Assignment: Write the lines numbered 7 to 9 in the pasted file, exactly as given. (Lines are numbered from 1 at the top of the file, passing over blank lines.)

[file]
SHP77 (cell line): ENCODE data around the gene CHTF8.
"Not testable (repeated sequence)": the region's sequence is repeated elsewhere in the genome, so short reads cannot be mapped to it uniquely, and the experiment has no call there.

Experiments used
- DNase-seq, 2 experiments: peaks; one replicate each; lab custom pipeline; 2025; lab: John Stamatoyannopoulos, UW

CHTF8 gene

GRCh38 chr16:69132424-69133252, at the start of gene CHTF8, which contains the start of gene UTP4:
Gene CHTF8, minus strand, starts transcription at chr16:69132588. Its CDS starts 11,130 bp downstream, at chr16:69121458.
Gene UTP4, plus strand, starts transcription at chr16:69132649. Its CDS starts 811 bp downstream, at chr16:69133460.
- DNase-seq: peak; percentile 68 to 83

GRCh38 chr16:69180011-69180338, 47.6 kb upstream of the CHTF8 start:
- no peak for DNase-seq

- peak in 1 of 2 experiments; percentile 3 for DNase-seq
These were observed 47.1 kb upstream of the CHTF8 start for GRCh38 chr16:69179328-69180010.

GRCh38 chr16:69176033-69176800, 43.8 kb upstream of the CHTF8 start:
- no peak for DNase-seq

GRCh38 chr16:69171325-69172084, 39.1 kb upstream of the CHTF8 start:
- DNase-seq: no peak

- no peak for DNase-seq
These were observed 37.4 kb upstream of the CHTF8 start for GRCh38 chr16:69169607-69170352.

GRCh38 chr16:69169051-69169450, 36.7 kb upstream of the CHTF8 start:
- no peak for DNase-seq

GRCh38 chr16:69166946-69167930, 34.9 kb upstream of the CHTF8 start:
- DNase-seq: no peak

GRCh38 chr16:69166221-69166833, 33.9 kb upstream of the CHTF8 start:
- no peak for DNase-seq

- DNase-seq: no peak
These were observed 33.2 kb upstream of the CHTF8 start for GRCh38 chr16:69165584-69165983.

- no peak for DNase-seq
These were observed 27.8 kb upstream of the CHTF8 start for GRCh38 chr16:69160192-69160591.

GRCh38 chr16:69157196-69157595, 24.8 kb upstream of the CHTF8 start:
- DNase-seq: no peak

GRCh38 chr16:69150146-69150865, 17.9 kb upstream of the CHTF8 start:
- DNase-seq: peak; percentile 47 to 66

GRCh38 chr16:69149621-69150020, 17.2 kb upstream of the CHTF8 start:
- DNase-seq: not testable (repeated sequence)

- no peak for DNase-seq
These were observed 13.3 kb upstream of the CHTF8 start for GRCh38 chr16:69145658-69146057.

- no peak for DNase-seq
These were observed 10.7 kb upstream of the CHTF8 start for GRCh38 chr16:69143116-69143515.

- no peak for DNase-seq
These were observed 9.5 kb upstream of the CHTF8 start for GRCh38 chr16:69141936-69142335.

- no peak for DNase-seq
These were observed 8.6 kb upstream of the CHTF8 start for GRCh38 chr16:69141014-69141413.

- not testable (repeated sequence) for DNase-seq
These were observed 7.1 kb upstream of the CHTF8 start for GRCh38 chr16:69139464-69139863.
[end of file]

Gene CHTF8, minus strand, starts transcription at chr16:69132588. Its CDS starts 11,130 bp downstream, at chr16:69121458.
Gene UTP4, plus strand, starts transcription at chr16:69132649. Its CDS starts 811 bp downstream, at chr16:69133460.
- DNase-seq: peak; percentile 68 to 83